By William Jones, Contributing Reporter
RIO DE JANEIRO, BRAZIL – Some of the world’s biggest oil companies have snubbed Brazil’s much-vaunted auction of offshore pre-salt oil blocks as the National Petroleum Agency (ANP) tried to remain positive despite receiving only a fraction of the interest they and the government had hoped for.
U.S. giants Exxon and Chevron, Norway’s Statoil and the UK’s BG and BP all decided against partaking in the auction of the Libra oil field’s acreage, one of the biggest oil discoveries in the world back in 2007. That the auction has taken so long to materialize goes some way to explaining why many oil companies have used the time to concentrate on other markets.
The Libra blocks, with their estimated reserves of 8-12 billion barrels of crude, will finally go under the hammer in Brasília on October 21st. Years of wrangling over who should receive the vast royalties generated by the sale look like coming to an end at last. At one stage, the potential diversion of royalties to other states threatened funding for key Olympic infrastructure projects.
The heavy costs involved in exploration and production at depths of over 5km, as well as weighty upfront commitments like a R$15 billion signing bonus and high local content commitments, have left several big players already operating in Brazil on the sidelines. A glut of Asian companies have stepped into the breach, however, like Japanese outfit Mitsui and China’s CNOOC and CNPC as the latter country looks to ensure it can fuel its ongoing growth.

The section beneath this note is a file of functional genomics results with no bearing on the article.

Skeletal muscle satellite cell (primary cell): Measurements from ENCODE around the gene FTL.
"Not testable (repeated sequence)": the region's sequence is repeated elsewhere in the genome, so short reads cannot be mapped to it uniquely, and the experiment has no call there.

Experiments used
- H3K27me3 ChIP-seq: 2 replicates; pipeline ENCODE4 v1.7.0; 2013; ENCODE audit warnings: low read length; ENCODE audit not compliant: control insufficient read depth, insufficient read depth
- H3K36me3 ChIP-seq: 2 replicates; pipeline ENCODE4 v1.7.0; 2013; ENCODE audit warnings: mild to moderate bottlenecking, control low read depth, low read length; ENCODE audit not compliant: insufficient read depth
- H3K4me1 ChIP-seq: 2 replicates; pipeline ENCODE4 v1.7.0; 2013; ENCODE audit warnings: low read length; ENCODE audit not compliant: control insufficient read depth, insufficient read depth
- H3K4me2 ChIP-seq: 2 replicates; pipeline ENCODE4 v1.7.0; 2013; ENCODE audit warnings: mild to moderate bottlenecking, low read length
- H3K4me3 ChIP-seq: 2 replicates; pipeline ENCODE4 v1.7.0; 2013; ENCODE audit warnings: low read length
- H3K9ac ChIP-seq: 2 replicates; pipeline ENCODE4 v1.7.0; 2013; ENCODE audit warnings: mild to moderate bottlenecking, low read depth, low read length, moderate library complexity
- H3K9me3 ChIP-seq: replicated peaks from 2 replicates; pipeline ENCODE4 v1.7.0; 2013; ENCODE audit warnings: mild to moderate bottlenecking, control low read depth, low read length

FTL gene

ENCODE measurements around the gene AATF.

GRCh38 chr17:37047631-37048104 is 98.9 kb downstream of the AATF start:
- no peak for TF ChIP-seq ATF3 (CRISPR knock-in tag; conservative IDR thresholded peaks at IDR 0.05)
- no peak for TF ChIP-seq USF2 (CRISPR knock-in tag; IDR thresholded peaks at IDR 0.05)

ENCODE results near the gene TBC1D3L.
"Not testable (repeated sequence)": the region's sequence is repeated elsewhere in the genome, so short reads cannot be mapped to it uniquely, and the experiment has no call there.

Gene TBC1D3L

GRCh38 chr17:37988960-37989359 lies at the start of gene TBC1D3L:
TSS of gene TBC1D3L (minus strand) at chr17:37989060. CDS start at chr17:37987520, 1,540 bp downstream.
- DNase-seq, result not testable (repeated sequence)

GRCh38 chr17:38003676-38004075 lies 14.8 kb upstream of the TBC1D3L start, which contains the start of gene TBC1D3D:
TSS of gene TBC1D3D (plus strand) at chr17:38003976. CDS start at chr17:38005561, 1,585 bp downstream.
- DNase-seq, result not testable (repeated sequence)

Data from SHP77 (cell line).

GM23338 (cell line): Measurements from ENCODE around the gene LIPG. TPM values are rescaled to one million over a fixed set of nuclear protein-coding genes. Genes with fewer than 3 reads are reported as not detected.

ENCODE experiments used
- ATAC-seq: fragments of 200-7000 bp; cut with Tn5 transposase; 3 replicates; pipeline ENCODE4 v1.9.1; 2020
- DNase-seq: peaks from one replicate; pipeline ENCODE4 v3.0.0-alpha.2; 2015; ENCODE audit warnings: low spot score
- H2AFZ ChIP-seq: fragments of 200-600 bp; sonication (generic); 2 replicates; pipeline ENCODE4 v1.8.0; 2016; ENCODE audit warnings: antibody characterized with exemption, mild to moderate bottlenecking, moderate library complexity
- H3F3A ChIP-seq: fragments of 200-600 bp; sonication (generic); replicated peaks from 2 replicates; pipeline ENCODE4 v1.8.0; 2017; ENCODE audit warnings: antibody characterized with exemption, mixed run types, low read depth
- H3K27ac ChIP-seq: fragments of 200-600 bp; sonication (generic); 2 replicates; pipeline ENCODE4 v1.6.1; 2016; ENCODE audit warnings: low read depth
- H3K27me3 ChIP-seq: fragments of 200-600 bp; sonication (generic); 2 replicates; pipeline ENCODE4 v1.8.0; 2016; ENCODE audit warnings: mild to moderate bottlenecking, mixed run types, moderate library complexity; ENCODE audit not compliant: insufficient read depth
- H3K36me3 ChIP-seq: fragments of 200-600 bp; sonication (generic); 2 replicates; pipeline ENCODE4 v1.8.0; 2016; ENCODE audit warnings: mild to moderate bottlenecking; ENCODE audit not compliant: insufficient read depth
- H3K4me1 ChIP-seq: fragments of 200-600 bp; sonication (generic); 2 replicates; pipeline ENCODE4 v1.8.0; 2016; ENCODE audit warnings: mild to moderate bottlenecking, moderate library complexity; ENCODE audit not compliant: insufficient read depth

Part of the deal also means that Brazil’s own oil giant, Petrobras, is guaranteed a minimum thirty percent operating stake in every block, spreading the company’s resources worryingly thin at a time when they are already operating at close to capacity on dozens of other offshore projects.
The likes of Shell, France’s Total, Portugal’s Galp Energia and Colombia’s Ecopetrol have, however, paid the R$2.1 million inclusion fee to join the auction next month, and despite only receiving one quarter of the predicted applications, the head of the ANP, Magda Chateaubriand, still called it “the biggest auction in 30 to 40 years around the globe.”
“The fact that companies with important production in the area didn’t even sign up for the auction says to me that not everyone is convinced that Libra will live up to its potential”, geologist, industry consultant and former head of geophysics at Petrobras, Wagner Freire told Reuters. “Exxon and the others staying out is also a comment on Petrobras. Strategically, I don’t think they want the trouble of dealing with Petrobras and the government.”
The auction will be the first under new rules drawn up by the Brazilian government that place development and profits under greater state control. The absence of many big names makes it likely that Petrobras will simply snap up even more acreage than previously planned and then try to sell on a share once initial exploration has been carried out to make the huge costs involved more attractive.